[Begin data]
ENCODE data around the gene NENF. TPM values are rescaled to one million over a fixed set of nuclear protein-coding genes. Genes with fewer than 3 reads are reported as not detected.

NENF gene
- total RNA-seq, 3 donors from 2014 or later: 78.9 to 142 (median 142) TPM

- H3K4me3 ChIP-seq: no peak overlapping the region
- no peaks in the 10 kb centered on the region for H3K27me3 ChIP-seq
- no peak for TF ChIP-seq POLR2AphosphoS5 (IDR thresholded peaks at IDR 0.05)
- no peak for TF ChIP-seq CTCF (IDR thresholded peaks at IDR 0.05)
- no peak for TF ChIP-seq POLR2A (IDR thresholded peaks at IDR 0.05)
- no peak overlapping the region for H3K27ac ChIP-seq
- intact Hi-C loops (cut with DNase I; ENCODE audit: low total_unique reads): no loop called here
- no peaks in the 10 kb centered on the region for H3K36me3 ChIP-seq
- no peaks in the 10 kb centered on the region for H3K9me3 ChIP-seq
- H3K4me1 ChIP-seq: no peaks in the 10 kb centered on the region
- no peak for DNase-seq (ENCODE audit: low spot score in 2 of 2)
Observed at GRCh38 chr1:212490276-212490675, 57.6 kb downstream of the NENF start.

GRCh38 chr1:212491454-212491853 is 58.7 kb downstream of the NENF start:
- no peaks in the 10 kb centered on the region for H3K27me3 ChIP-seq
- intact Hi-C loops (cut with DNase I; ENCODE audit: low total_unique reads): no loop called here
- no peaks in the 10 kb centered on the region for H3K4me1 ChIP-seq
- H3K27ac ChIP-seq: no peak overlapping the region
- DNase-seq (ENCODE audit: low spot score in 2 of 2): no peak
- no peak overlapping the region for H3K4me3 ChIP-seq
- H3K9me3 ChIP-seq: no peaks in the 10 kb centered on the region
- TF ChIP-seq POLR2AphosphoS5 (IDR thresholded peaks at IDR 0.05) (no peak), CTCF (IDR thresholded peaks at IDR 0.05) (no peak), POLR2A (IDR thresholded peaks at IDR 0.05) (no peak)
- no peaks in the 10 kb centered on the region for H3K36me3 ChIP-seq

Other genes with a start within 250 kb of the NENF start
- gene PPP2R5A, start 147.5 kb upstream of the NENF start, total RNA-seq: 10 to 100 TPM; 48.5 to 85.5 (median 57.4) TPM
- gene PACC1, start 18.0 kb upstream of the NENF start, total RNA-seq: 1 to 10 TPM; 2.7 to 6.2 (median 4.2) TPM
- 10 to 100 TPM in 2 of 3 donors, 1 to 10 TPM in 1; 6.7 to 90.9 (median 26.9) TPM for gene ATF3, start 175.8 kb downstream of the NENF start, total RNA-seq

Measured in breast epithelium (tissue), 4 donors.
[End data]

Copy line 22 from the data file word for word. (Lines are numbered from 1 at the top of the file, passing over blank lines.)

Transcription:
- no peak overlapping the region for H3K4me3 ChIP-seq